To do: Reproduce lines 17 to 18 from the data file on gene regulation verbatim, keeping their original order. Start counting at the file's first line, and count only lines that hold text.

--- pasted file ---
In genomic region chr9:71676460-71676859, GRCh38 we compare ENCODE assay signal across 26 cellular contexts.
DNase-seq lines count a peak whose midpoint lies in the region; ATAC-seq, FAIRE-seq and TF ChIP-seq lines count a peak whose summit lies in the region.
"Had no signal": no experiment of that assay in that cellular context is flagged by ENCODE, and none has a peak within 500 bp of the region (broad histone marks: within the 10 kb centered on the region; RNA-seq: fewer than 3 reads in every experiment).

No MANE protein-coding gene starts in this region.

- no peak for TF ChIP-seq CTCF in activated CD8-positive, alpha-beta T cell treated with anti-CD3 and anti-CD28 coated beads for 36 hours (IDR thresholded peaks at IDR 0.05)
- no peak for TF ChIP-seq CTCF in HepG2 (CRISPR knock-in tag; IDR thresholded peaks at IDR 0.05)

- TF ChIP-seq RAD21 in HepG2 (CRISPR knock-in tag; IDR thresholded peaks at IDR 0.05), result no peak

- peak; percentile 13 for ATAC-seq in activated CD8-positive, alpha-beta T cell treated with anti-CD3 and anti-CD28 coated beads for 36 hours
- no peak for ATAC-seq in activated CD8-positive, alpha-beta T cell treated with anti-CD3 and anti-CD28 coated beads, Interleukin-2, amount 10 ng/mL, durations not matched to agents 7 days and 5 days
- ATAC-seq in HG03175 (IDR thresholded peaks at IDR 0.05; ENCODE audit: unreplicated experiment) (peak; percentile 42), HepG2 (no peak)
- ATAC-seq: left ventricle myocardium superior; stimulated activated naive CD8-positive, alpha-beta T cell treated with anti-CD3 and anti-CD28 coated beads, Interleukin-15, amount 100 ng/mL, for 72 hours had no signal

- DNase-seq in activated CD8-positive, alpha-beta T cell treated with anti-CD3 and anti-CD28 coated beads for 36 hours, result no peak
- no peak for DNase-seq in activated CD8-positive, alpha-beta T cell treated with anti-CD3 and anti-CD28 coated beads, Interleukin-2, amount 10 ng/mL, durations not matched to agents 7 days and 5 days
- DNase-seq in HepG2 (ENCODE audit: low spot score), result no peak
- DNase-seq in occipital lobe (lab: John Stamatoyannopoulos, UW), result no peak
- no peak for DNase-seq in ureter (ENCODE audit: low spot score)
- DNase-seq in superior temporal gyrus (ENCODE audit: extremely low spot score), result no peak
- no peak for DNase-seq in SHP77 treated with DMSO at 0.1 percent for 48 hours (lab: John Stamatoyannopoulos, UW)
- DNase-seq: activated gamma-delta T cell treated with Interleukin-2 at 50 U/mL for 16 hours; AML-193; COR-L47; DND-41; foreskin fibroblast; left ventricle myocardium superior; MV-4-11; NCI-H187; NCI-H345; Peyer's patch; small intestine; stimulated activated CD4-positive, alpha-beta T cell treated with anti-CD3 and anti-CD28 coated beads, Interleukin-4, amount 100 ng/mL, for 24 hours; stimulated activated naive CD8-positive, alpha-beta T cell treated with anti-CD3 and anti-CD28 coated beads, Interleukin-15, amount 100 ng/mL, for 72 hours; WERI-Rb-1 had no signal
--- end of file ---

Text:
- DNase-seq in superior temporal gyrus (ENCODE audit: extremely low spot score), result no peak
- no peak for DNase-seq in SHP77 treated with DMSO at 0.1 percent for 48 hours (lab: John Stamatoyannopoulos, UW)